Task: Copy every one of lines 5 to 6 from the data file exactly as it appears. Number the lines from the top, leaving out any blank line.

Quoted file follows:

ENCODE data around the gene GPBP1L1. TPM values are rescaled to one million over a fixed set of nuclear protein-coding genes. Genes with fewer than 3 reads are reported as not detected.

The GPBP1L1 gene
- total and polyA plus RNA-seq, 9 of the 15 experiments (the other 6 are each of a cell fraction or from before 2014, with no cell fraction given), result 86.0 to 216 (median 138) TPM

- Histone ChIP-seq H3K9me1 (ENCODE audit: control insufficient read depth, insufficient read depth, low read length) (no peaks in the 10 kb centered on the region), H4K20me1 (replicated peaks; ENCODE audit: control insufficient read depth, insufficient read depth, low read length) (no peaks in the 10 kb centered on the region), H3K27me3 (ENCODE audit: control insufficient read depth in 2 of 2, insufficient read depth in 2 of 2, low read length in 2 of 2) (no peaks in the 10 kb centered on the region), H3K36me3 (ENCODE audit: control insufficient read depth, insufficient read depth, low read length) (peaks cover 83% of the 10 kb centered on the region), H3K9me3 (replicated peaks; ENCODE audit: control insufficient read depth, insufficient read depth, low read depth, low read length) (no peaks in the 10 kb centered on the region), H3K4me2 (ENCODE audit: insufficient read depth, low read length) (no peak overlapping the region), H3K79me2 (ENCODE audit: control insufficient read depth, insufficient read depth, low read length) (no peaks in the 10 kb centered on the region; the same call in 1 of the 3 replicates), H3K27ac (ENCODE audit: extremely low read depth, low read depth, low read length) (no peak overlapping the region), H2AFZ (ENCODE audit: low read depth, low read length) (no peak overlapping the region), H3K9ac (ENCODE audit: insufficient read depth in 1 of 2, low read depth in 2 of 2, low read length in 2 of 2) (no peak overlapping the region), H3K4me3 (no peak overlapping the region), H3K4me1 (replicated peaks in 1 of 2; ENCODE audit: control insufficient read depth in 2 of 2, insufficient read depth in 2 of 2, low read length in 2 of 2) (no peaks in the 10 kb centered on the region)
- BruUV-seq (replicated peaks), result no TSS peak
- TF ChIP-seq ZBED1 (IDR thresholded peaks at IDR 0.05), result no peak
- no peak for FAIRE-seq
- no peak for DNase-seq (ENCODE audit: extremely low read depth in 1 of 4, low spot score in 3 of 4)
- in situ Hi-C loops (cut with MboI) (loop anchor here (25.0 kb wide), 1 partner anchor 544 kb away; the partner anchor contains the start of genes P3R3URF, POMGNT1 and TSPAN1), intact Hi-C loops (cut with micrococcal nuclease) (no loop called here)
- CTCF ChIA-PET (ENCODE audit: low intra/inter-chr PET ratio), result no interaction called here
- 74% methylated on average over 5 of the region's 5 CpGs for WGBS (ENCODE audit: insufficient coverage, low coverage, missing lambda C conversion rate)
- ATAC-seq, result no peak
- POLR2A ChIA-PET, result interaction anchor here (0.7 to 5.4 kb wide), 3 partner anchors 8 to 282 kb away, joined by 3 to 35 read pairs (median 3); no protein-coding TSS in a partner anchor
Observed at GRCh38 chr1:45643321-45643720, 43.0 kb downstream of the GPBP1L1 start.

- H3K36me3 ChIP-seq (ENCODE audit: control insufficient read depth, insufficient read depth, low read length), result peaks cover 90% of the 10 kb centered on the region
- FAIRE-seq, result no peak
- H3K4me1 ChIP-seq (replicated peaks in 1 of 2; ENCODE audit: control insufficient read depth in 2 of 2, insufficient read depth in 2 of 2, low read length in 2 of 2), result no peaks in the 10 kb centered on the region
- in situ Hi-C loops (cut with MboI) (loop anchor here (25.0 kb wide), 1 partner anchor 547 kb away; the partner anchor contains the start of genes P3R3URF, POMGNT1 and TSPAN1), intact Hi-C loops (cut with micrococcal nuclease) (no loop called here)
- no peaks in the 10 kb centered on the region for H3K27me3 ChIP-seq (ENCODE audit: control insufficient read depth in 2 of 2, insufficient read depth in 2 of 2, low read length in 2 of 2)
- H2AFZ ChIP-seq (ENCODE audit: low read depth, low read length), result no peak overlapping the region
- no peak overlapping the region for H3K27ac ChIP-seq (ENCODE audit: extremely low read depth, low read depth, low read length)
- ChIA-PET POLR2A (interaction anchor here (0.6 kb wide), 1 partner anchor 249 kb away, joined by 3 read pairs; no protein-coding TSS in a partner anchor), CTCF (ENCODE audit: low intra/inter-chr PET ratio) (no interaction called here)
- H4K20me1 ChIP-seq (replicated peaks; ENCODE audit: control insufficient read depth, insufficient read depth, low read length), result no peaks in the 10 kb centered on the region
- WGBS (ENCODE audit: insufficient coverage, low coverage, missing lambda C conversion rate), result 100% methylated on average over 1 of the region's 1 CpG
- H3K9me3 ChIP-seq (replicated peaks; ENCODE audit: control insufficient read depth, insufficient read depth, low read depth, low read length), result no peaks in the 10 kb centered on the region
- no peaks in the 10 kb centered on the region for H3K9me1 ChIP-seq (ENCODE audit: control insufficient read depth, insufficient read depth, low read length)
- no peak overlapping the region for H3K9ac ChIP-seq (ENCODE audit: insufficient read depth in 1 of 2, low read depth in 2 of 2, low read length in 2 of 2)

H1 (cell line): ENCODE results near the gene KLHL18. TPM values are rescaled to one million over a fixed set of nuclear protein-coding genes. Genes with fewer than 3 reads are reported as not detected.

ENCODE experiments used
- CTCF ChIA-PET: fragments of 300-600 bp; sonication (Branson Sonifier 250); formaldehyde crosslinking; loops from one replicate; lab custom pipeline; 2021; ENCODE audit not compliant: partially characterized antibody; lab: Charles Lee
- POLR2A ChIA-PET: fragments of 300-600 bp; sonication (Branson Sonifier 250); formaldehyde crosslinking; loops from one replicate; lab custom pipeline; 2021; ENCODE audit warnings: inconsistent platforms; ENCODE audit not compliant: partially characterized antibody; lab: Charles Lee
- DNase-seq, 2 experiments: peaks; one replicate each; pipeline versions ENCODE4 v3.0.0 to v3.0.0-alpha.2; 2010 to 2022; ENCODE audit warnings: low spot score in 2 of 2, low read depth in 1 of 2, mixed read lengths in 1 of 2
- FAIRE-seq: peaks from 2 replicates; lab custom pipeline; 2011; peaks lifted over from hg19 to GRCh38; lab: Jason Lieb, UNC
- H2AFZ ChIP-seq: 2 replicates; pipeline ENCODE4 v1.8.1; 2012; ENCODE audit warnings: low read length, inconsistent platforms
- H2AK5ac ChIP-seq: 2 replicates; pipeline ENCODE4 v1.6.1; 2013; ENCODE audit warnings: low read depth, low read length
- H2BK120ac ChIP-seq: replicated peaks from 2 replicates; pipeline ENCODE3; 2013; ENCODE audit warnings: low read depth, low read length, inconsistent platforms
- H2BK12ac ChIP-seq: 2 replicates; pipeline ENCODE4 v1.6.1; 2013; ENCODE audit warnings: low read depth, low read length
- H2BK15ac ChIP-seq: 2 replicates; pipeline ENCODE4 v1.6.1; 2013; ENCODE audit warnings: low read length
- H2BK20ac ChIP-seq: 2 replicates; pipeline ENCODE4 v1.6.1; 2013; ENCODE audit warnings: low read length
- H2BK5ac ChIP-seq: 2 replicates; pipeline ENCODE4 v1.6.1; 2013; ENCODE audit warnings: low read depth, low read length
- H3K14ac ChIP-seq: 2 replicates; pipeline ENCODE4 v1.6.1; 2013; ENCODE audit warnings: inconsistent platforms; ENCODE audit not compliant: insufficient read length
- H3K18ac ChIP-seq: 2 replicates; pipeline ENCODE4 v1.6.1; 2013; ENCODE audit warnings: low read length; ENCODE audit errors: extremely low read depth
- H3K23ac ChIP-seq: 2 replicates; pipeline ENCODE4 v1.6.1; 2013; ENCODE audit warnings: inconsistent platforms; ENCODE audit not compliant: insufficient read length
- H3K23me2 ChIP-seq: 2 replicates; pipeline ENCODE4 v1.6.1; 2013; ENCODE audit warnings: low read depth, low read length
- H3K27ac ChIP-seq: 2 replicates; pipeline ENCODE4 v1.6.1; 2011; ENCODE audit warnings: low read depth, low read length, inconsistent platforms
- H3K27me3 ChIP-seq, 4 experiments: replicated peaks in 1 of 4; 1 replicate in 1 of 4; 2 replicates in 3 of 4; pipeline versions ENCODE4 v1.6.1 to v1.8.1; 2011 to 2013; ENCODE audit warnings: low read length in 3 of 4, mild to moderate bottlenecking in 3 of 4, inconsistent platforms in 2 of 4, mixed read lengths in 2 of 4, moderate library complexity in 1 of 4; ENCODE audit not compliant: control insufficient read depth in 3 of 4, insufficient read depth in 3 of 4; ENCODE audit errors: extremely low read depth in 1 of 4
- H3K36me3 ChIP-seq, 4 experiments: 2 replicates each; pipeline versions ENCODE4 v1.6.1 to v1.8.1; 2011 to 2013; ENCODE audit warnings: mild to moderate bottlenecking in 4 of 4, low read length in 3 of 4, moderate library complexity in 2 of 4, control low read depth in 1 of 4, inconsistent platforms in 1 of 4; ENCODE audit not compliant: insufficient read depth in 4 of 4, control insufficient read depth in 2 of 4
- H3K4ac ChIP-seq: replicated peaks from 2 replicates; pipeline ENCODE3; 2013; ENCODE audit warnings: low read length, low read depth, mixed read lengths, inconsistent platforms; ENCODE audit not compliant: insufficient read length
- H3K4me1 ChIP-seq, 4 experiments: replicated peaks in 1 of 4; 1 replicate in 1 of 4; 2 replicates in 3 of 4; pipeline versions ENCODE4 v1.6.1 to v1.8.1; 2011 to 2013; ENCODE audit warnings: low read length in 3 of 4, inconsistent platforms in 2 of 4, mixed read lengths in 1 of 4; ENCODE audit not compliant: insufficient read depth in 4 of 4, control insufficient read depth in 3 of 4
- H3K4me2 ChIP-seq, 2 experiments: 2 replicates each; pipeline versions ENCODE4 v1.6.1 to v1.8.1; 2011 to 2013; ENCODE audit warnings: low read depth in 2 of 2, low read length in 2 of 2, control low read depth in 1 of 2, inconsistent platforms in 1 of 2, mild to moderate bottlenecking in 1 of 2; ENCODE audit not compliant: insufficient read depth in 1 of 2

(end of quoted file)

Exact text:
- BruUV-seq (replicated peaks), result no TSS peak
- TF ChIP-seq ZBED1 (IDR thresholded peaks at IDR 0.05), result no peak